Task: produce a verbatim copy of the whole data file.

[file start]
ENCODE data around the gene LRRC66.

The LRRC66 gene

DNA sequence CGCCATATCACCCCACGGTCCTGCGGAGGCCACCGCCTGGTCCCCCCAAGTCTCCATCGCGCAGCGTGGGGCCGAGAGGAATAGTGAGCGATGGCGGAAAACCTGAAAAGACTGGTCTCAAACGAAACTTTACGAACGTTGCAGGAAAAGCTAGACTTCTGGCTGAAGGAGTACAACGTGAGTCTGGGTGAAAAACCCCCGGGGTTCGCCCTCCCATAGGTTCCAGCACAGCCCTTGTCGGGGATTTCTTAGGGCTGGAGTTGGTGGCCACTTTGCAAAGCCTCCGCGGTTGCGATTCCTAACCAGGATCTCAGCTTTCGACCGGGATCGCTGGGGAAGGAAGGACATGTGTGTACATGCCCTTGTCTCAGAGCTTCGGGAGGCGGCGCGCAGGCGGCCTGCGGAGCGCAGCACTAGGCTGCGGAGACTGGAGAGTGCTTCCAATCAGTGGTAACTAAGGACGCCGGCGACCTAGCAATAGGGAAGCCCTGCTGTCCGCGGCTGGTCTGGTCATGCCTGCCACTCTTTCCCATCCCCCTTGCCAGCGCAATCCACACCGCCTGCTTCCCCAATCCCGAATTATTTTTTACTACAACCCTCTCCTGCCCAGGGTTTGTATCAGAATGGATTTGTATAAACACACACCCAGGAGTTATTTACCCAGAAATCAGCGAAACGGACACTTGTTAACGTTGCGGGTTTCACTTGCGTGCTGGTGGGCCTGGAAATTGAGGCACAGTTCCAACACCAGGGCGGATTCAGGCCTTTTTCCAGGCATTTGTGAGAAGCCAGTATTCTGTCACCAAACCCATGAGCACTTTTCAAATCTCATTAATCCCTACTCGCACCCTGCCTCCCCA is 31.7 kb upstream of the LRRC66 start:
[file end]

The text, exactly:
ENCODE data around the gene LRRC66.

The LRRC66 gene

DNA sequence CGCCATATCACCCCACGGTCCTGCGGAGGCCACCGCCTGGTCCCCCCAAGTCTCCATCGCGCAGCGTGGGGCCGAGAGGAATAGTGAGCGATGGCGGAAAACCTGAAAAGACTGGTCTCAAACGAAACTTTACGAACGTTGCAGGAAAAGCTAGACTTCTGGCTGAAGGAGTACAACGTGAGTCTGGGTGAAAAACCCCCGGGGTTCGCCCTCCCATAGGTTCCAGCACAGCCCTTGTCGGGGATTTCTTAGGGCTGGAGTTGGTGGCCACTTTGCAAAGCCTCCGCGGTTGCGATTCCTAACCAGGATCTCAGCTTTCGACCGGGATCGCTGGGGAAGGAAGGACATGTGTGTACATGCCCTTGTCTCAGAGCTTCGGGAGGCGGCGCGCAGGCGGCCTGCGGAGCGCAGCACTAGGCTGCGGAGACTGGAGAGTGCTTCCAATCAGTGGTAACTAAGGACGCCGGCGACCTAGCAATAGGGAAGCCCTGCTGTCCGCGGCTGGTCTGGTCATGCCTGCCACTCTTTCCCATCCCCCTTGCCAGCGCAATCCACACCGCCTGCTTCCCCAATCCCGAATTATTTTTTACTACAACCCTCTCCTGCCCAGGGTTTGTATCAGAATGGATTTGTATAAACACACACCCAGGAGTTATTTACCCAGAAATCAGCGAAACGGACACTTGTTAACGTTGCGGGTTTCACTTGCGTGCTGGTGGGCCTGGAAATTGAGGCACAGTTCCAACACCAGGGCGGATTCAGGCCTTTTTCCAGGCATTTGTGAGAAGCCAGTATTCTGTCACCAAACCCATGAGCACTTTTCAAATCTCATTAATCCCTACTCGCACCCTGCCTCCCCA is 31.7 kb upstream of the LRRC66 start: